Culminating Project Title
Date of Award
Culminating Project Type
Cultural Resources Management Archaeology: M.S.
College of Liberal Arts
Mark P. Muniz
Debra L. Gold
Katherine S. Pound
Creative Commons License
This work is licensed under a Creative Commons Attribution-Noncommercial-No Derivative Works 4.0 License.
Keywords and Subject Headings
Knife Lake Siltstone, BWCAW, Daughter District, Lithic, Mobility, Technological Organization
The thesis herein seeks to test the effects of distance on the use of Knife Lake Siltstone (KLS) within local proximity to its primary outcrops in Northeastern Minnesota. Distance is used as a raw measure across which characteristics of KLS assemblages at distinct distances from the identified outcrops are discussed. It is theorized that the general presence of KLS material will decline over increased distance from the primary outcrops and that likewise technological organization at sites will reflect the increased distance from the primary outcrops. Through examination of site KLS assemblages which included cores, bifaces, unifaces, flake tools, debitage, end-scrapers, and a drill, it was found that distance does play a prominent role in terms of declining of KLS material present over increased distance amongst many assemblage aspects such as weight and dimensions of certain tool classes, what has been referred to as distance decay. It was also found that distance could be associated with technological organization in terms of a gearing-up technological organizational strategy evidenced or an expedient technological organizational strategy identified at distinct distances amongst some but not all artifact classes. It appears that distance while significant in many aspects of technological organization is clearly not the only factor in play affecting the variety and condition of KLS materials left on sites throughout a 40-kilometer radius of Wendt Site.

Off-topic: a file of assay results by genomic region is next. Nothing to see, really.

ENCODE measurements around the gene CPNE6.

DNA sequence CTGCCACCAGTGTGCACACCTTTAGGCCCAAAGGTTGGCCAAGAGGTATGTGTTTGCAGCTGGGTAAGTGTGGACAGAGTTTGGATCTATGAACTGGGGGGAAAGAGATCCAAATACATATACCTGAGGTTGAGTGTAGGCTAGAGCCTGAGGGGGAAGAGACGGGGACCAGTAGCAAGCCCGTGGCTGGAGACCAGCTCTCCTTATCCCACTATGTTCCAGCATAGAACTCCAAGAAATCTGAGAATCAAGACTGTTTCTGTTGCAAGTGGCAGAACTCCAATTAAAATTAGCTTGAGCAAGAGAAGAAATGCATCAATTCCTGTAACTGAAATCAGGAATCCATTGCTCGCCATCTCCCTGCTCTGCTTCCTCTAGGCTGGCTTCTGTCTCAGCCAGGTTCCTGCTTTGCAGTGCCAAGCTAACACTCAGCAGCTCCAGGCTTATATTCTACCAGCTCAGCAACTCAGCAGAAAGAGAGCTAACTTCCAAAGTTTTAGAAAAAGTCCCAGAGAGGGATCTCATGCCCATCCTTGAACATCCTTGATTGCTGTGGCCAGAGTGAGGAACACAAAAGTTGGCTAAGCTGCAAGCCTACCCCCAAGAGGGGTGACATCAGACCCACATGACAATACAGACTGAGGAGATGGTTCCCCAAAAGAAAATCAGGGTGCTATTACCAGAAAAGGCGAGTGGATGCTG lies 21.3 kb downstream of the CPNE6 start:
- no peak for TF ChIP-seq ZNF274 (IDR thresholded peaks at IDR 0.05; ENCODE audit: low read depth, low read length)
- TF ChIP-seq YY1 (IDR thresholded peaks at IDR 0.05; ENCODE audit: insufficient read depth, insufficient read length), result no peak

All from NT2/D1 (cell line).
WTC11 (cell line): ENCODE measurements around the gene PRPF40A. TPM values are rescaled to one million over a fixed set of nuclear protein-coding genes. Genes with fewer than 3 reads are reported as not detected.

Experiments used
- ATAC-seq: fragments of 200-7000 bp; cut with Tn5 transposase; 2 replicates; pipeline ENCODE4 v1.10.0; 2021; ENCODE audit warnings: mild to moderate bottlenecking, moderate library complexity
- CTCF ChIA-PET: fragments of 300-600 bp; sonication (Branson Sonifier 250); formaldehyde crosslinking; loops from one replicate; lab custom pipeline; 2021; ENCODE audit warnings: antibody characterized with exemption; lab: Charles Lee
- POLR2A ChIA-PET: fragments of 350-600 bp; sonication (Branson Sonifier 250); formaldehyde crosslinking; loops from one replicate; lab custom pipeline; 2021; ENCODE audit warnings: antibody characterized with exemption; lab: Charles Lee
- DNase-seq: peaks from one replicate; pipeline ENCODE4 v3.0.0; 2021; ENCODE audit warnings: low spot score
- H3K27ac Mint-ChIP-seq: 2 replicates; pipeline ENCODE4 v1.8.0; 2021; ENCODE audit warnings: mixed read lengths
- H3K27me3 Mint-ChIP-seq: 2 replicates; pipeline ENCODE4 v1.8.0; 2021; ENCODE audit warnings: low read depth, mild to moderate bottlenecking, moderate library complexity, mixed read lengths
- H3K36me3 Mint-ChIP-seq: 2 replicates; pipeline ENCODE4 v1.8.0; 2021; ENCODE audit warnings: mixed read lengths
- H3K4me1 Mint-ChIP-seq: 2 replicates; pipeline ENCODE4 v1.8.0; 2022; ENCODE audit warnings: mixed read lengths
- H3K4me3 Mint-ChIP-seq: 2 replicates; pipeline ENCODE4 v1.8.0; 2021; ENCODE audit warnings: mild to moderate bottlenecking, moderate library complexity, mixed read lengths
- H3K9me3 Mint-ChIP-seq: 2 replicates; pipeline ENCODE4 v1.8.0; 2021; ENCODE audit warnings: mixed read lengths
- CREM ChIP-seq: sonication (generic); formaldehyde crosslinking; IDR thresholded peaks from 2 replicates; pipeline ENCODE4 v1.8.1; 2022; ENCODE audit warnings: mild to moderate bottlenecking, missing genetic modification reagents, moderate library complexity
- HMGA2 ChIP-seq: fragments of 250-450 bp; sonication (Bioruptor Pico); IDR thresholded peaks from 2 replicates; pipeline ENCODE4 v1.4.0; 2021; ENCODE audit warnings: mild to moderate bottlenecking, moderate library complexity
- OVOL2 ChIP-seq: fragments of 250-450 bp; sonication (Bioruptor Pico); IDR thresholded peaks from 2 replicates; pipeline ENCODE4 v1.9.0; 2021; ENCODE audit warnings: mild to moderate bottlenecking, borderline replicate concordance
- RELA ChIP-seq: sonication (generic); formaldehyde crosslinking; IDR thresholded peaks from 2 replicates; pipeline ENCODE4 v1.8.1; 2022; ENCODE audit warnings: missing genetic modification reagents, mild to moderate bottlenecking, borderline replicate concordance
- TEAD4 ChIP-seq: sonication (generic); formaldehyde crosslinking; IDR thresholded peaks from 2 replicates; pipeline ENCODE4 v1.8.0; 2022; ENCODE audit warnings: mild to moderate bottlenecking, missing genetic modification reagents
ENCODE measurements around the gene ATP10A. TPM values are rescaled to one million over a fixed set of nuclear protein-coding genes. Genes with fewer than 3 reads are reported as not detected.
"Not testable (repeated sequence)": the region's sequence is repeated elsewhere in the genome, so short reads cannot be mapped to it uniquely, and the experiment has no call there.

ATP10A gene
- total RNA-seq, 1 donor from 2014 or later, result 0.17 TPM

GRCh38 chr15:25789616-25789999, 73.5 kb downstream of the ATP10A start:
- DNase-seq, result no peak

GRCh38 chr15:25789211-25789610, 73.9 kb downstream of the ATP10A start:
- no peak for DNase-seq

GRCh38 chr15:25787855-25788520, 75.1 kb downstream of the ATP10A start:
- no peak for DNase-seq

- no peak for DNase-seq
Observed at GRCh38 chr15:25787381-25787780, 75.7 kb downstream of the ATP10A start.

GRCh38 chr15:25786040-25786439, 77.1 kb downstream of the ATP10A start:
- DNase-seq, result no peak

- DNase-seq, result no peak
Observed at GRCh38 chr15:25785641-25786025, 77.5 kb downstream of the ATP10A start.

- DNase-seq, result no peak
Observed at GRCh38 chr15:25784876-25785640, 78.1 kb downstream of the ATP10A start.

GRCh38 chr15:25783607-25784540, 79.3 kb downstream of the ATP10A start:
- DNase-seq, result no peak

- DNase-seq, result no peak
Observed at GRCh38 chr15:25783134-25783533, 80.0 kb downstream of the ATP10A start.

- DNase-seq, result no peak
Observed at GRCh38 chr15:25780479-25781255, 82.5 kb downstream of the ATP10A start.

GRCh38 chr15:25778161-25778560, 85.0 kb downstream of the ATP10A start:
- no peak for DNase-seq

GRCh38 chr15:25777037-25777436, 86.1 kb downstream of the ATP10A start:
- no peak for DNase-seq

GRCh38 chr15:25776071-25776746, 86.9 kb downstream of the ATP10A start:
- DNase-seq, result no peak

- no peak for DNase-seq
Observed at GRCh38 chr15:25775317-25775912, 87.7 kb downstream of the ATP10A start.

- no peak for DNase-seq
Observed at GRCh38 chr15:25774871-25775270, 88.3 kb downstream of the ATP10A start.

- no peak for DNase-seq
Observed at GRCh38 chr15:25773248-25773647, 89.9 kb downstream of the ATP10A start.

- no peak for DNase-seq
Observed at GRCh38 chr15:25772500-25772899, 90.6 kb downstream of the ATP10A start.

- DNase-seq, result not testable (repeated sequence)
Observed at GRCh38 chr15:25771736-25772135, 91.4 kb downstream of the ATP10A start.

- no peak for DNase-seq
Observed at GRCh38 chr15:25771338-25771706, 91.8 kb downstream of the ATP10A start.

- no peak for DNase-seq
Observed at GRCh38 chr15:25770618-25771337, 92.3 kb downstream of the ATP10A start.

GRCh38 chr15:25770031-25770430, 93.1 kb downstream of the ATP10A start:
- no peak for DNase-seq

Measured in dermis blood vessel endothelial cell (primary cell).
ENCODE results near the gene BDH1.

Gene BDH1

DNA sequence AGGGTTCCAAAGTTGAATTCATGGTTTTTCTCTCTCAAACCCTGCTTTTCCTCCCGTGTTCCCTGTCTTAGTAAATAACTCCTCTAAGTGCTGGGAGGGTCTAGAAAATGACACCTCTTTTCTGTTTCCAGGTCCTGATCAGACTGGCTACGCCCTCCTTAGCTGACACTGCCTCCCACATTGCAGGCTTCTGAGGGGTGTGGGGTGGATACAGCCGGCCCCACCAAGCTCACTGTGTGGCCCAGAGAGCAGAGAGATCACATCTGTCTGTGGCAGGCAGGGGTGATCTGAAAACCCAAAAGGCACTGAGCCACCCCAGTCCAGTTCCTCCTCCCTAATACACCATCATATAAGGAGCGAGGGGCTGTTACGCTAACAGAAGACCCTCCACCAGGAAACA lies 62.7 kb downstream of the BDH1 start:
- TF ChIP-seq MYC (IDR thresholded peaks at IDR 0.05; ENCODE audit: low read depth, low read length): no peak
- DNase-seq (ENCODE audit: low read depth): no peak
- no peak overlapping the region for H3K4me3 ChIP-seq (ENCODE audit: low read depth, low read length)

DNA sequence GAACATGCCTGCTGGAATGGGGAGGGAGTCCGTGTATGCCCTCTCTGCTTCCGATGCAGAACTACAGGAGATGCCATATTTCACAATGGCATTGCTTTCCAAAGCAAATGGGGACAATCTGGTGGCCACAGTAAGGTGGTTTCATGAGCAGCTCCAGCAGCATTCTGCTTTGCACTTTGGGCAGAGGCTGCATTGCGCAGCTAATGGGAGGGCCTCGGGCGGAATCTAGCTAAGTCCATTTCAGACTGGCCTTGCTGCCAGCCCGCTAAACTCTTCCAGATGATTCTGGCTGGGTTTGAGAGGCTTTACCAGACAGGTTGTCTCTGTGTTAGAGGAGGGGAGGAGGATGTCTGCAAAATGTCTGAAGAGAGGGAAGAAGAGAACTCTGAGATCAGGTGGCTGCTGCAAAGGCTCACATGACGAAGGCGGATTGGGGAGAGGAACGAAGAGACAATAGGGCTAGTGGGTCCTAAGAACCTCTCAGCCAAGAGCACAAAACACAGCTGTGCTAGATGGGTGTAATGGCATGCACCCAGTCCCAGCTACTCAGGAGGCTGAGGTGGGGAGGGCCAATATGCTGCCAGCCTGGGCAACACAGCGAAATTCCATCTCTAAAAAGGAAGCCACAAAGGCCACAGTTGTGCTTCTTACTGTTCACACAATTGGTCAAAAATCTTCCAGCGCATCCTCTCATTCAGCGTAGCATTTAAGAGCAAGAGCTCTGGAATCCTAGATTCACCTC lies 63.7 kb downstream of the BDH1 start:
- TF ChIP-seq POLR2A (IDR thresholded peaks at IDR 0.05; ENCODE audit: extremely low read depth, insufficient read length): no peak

Bauschard, Phillip R., "Distribution of Knife Lake Siltstone and Associated Manufacturing Technologies Local to the Wendt Site Quarry, Daughter District, Lake County, Minnesota" (2017). Culminating Projects in Cultural Resource Management. 9.